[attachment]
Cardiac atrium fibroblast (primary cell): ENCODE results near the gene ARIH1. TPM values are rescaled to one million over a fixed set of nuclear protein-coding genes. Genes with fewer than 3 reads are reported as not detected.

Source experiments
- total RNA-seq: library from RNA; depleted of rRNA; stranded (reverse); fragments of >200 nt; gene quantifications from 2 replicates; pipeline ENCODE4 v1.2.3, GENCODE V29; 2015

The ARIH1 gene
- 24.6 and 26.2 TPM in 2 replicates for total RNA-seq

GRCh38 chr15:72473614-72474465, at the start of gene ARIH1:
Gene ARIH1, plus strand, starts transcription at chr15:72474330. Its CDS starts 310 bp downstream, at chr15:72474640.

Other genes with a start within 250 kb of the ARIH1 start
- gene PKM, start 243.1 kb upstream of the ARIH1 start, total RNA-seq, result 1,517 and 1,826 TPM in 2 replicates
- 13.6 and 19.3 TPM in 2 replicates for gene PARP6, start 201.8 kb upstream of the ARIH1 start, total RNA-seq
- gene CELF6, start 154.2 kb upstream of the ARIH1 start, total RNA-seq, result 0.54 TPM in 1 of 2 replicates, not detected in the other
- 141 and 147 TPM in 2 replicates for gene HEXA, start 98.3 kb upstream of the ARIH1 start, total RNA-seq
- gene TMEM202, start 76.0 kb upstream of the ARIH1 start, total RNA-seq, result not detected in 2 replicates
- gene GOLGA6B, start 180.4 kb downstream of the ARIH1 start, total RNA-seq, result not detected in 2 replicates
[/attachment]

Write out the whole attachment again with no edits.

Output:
Cardiac atrium fibroblast (primary cell): ENCODE results near the gene ARIH1. TPM values are rescaled to one million over a fixed set of nuclear protein-coding genes. Genes with fewer than 3 reads are reported as not detected.

Source experiments
- total RNA-seq: library from RNA; depleted of rRNA; stranded (reverse); fragments of >200 nt; gene quantifications from 2 replicates; pipeline ENCODE4 v1.2.3, GENCODE V29; 2015

The ARIH1 gene
- 24.6 and 26.2 TPM in 2 replicates for total RNA-seq

GRCh38 chr15:72473614-72474465, at the start of gene ARIH1:
Gene ARIH1, plus strand, starts transcription at chr15:72474330. Its CDS starts 310 bp downstream, at chr15:72474640.

Other genes with a start within 250 kb of the ARIH1 start
- gene PKM, start 243.1 kb upstream of the ARIH1 start, total RNA-seq, result 1,517 and 1,826 TPM in 2 replicates
- 13.6 and 19.3 TPM in 2 replicates for gene PARP6, start 201.8 kb upstream of the ARIH1 start, total RNA-seq
- gene CELF6, start 154.2 kb upstream of the ARIH1 start, total RNA-seq, result 0.54 TPM in 1 of 2 replicates, not detected in the other
- 141 and 147 TPM in 2 replicates for gene HEXA, start 98.3 kb upstream of the ARIH1 start, total RNA-seq
- gene TMEM202, start 76.0 kb upstream of the ARIH1 start, total RNA-seq, result not detected in 2 replicates
- gene GOLGA6B, start 180.4 kb downstream of the ARIH1 start, total RNA-seq, result not detected in 2 replicates